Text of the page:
It’s 10 a.m. at Brown County Hospital in Ainsworth, Neb., and time for medication.
As the nurse stands at the medication cabinet getting the meds ready, a lab tech approaches with test results.
When she walks down the hall toward the patient’s room, a doctor approaches with some instructions and just before she enters the room a nursing assistant stops her to ask a question.
“What should only take five minutes turns into a 20-minute task,” said Tammy Brown, a registered nurse and director of nursing at the hospital.
With each interruption the chance for errors increases, Brown said.
Gary Cochran, Pharm.D., assistant professor of pharmacy practice in the UNMC College of Pharmacy, wants to help rural hospitals decrease the chance for errors.
Through a five-year, $650,000 training grant from the Agency for Healthcare Research and Quality, Dr. Cochran has completed one study and is launching a second comparing the effectiveness of medication use systems in reducing errors in a sampling of the 65 critical access hospitals in rural Nebraska.
The purpose of the grant is to help researchers learn new methodologies through hands-on experience, formal training and oversight by senior investigators.
Dr. Cochran used a unique practice-based evidence study design and new analytic techniques to better address the limitations of observational study designs.
In the next study, data collection forms will be developed entirely by the participants, allowing them to identify relevant questions, Dr. Cochran said.
“We will provide assistance with design, data collection and analysis,” he said.
The goal of both studies is to compare the different systems — bar coding, tele-pharmacy or a full-time pharmacist — that dispense medication to patients and the impact they have on reducing errors.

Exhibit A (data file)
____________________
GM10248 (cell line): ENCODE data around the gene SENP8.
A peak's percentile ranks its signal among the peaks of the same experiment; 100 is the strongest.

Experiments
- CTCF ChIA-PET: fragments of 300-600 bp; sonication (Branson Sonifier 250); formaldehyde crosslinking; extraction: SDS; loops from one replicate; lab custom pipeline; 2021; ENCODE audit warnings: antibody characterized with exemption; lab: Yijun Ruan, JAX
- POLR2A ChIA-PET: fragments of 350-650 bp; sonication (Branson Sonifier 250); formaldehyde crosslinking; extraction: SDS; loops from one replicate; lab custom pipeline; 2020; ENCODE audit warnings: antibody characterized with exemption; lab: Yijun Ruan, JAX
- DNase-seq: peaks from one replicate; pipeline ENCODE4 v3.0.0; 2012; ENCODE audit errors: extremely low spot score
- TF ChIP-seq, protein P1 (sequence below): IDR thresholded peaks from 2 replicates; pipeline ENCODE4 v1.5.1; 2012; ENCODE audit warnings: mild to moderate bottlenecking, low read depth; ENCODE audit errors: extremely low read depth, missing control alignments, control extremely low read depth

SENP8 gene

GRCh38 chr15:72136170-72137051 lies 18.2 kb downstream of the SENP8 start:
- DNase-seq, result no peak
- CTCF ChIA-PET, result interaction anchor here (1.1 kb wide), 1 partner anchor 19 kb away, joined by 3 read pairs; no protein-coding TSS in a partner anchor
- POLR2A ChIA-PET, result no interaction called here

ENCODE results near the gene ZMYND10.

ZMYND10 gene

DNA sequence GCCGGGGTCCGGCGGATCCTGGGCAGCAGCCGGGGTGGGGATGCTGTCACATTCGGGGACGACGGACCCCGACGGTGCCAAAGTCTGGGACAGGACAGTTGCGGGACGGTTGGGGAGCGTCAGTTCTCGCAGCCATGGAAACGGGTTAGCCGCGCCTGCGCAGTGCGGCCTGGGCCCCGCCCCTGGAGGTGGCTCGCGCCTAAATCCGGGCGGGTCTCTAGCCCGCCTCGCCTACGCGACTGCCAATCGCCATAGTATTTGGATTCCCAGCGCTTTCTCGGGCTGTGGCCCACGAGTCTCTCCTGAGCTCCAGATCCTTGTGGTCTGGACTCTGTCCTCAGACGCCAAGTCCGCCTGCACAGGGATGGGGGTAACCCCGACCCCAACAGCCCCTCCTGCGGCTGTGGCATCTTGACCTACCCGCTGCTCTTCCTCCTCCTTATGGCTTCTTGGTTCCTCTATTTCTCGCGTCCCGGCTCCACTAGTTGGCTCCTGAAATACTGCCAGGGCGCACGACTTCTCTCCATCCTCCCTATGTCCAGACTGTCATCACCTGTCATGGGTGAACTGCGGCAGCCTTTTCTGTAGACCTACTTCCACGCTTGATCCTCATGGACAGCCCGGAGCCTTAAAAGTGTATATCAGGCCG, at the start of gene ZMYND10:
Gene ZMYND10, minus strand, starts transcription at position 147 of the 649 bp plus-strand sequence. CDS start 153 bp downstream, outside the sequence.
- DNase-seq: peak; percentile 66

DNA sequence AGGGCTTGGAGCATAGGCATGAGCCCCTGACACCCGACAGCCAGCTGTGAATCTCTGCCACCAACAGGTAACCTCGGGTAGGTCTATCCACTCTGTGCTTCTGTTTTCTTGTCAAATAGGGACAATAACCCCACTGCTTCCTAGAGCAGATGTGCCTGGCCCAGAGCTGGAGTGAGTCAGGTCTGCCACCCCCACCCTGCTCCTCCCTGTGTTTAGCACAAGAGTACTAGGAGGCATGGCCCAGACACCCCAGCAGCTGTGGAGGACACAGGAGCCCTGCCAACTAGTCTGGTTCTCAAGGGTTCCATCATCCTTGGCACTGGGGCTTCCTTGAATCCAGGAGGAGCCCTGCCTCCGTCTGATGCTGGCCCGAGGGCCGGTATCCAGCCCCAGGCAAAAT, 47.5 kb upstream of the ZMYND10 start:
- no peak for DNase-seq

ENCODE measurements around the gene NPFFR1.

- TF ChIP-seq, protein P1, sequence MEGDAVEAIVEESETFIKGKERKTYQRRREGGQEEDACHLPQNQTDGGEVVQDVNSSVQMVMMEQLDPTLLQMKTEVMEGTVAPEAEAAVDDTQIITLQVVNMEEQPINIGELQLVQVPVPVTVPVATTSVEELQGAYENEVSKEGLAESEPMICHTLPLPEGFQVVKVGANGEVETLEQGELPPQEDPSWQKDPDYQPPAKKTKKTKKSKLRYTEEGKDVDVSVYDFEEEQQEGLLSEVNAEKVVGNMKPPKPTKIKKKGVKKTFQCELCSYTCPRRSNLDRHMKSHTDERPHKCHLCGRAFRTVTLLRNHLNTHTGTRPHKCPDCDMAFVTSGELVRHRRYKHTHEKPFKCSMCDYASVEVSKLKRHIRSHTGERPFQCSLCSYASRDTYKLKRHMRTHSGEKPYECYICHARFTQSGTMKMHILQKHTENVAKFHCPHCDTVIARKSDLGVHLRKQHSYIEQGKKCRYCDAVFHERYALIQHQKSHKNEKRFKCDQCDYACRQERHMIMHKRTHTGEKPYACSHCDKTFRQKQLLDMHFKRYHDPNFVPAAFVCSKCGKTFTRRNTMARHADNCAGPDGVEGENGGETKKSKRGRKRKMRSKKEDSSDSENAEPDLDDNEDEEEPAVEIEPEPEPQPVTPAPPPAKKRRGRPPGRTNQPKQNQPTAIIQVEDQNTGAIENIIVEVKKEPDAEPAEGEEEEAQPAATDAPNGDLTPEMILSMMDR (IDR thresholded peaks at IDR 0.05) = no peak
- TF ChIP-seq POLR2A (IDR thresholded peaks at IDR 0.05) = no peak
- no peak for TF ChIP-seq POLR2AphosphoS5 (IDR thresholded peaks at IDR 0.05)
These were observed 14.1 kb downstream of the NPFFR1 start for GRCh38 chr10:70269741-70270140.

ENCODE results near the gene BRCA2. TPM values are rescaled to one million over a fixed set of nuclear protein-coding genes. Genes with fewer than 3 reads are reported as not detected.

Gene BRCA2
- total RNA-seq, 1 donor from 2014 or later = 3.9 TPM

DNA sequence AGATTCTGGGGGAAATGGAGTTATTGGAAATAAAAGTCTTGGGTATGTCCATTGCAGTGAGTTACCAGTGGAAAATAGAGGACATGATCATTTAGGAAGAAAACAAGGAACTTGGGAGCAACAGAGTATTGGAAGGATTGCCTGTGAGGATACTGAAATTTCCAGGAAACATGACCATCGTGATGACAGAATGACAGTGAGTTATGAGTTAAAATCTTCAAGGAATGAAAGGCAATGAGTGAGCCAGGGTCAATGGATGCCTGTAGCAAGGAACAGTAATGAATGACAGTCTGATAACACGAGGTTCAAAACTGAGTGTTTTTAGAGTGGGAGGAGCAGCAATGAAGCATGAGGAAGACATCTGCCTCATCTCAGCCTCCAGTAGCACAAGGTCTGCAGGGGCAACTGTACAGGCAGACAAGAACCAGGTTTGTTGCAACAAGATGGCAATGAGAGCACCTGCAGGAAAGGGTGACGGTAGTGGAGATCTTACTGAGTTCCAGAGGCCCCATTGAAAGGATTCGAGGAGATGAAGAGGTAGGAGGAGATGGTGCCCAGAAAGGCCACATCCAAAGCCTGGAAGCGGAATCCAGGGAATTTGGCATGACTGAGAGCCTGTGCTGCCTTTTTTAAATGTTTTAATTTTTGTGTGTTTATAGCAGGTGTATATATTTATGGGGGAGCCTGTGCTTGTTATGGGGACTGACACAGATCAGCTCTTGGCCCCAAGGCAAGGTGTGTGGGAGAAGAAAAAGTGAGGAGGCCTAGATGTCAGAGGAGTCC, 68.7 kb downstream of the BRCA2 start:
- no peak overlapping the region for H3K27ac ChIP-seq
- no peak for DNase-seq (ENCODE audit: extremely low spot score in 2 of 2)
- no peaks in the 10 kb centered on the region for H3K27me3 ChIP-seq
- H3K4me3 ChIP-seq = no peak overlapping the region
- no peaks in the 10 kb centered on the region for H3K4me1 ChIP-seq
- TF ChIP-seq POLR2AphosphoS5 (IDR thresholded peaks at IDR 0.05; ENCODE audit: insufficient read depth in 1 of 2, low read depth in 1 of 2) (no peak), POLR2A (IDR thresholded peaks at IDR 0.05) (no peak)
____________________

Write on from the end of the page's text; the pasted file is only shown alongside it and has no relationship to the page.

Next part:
“More than 400,000 harmful medication errors occur each year in the United States,” Dr. Cochran said. “While significant advances have been made in large hospitals, little research has been conducted in the 1,300 critical access hospitals across the nation, where differences in personnel, infrastructure and care delivery processes make it hard to generalize findings from large urban facilities.”
In his first study of nine rural hospitals, including Brown County Hospital, Dr. Cochran evaluated more than 3,000 medication passes by nursing staff through direct observation by peers.
The technique allowed the participating facilities to discover their own strengths and weaknesses when it came to patient care, Brown said.
The impact from the first study already is evident at Brown County Hospital, where the findings helped hospital administrators implement technology to support clinical staff throughout the medication process, she said.
Those implementations included the purchase of an automated medication dispensing machine, as well as the addition of a licensed practical nurse and pharmacy technician who both work full-time in the pharmacy.
“And we’re looking into getting medication dispensing carts for the nursing staff,” Brown said.
Five of the nine hospitals that participated in the first research study are signed on for the next one, which will begin by May 2013.
“We want to see if the changes we’ve made have had an impact and if there are other areas of weakness that need attention,” Brown said.
That’s good news for Dr. Cochran, who is pleased his research is useful to the hospitals.
“Our hope is to improve medication safety, reduce harmful medication errors and improve the quality and efficiency of health care for those living in and traveling through rural America,” he said.